The cover story of the business section of the Sunday New York Times features a fascinating profile of a drug-addled, attention-starved whistleblower named Val Broeksmit. Amid the avalanche of details in David Enrich’s 3500-word story is buried something that is passed off as a detail but is perhaps the single most stunning part of a story filled with stuff like informants ducking out of meeting with government officials to snort heroin and emerging victorious when tangling with Sony Pictures and superlawyer David Boies.
Broeksmit is the son of Bill Broeksmit, the colleague and confidant of former Deutsche Bank CEO Anshu Jain. The elder Broeksmit committed suicide amid an investigation into the bank’s handling of a scandal involving the manipulation of LIBOR rates.
Following the tragic death of his adoptive father, the younger Broeksmit hacked into his mother’s email account and came into possession of internal Deutsche Bank documents. These documents were of intense interest to bank regulators throughout the world. And, of course, to journalists.
But they were also of interest to rivals of President Trump, who had borrowed from Deutsche Bank throughout his business career.
Broeksmit, who is desperately trying to arrange for a movie to be made about his life, didn’t want to hand over these documents simply to further the aims of the republic. A committed drug user with a penchant for fancy hotels (he stole his mother’s AmEx number to finance some of his trips) he tried to sell these documents to different journalists, including from The Financial Times and the New York Times. Paying for documents or compensating sources is strictly forbidden by most reputable publications, of course. But in politics, not so much. According to the article, Broeksmit agreed to hand over the Deutsche Bank file for $10,000. The buyer? Glenn Simpson, the head of Fusion GPS.
A controversial firm enters the picture
Fusion GPS is the DC-based research firm that was hired – originally by The Washington Free Beacon and then by Hillary Clinton — to conduct oppo research against then-candidate Donald Trump. In Summer, 2016, after the Clinton campaign and the Democratic National Committee took over the funding of Fusion’s research, the firm hired British private investigator Christopher Steele, a former MI-6 agent, to research Russian connections to Trump. That resulted in the “Steele Dossier” –the 35-page list of uncorroborated memos that played a key role in the Mueller investigation.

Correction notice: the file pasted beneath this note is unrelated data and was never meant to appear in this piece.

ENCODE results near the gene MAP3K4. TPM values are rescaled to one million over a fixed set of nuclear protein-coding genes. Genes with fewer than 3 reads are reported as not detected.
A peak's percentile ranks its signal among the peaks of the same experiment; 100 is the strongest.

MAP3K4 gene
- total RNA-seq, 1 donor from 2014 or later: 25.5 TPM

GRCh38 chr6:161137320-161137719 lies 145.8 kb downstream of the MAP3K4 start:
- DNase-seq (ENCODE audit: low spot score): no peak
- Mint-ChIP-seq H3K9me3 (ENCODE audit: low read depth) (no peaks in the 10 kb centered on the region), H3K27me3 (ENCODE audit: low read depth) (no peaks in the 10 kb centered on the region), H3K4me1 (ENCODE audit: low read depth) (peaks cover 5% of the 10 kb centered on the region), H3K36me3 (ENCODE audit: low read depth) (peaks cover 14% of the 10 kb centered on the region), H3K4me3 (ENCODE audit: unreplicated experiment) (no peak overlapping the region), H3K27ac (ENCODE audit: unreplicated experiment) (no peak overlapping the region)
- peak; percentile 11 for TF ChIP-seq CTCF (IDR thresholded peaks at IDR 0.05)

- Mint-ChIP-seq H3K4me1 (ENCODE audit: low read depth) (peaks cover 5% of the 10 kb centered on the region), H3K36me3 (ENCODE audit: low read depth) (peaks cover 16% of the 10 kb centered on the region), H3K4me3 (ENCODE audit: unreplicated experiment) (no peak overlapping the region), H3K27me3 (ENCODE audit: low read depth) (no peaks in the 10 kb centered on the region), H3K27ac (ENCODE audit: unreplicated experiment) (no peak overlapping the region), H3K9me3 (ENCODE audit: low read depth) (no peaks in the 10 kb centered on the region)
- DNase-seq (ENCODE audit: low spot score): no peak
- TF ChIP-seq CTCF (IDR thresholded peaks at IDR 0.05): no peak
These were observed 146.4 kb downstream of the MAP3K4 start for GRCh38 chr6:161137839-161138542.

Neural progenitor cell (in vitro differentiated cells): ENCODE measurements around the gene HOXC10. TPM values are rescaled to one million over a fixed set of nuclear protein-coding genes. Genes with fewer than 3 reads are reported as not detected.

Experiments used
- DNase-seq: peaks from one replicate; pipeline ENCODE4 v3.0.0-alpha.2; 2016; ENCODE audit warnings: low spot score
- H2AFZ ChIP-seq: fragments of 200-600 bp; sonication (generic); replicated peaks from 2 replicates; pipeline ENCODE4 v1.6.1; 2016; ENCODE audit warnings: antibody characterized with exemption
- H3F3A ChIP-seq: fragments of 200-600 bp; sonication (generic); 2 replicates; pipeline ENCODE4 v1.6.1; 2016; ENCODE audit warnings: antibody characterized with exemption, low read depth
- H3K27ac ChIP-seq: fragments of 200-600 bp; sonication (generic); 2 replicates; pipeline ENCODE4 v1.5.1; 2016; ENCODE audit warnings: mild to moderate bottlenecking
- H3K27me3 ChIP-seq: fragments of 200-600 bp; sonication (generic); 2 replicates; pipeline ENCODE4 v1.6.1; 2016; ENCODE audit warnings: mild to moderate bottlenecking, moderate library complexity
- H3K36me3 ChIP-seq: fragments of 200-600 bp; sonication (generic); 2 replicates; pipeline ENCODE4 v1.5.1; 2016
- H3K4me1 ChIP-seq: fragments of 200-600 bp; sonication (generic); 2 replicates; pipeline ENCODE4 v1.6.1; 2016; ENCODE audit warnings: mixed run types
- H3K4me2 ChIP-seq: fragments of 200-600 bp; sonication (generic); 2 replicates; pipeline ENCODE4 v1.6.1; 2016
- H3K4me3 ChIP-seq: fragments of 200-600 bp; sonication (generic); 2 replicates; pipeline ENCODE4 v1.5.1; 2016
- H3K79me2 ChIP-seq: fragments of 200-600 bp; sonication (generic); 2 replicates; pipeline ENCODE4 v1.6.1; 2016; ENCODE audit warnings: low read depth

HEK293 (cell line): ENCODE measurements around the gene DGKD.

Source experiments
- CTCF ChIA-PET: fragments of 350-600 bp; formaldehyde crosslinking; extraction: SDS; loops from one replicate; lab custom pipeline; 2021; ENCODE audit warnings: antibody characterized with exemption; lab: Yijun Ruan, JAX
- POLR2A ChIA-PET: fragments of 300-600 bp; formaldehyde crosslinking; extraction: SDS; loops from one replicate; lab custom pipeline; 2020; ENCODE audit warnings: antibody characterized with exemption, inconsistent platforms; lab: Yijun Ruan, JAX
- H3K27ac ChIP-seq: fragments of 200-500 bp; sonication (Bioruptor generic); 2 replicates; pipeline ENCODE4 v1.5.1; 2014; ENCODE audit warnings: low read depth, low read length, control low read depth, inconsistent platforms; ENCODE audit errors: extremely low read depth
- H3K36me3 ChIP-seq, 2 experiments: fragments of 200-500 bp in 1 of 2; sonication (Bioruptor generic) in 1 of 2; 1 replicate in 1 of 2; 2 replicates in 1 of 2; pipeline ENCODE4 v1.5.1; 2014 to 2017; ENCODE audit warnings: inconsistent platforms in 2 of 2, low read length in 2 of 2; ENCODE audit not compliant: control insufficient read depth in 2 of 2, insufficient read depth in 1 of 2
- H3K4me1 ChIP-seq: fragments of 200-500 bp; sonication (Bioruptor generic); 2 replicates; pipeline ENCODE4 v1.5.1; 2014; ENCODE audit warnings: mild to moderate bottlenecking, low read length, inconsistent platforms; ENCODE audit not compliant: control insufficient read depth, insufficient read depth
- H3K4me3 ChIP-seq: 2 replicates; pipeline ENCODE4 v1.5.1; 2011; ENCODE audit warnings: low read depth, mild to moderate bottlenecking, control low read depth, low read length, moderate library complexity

If that connection to a firm devoted to undoing Trump’s election wasn’t quite startling enough, Mr. Broeksmit moved even higher up the ladder of Trump antagonists. While trying to stir up interest in a movie of his life, Broeksmit was invited to a dinner party in Los Angeles. One of his seatmates was Moby, the godfather of electronic and dance music. According to Enrich, Moby was so impressed by Broeksmit and his “existential sadness … that [Moby] arranged an introduction to his friend Adam Schiff, the chairman of the House Intelligence Committee, which had recently opened an investigation into Deutsche Bank’s relationship with Mr. Trump.”
According to the article, Schiff “badly wanted the secret Deutsche files.” But once again, commerce came before altruism. Broeksmit asked the California Congressman for money. He proposed being hired by the Intelligence Committee as a consultant. A committee investigator, Daniel Goldman, pushed back. Goldman told Broeksmit on a recorded phone call, “Imagine a scenario with some of the material that you have can actually provide the seed that we can then use to blow open everything that Trump has been hiding ….You will go down in American history as a hero and as the person who really broke open an incredibly corrupt president and administration.”
If that’s the language that a congressional investigator uses, it is little wonder that Team Trump feels that this investigation is not exactly free from bias.
Meanwhile, Broeksmit went to the FBI with his documents. There he was promised a “special advisory title” and given permission to let it be known that he was a cooperating witness in a federal criminal investigation. And according to the New York Times, the FBI “even helped procure a visa for [Broeksmit’s] French girlfriend.”
Considering that he stole the documents in the first place, it’s not a bad score. Apparently, sometimes crime does pay.
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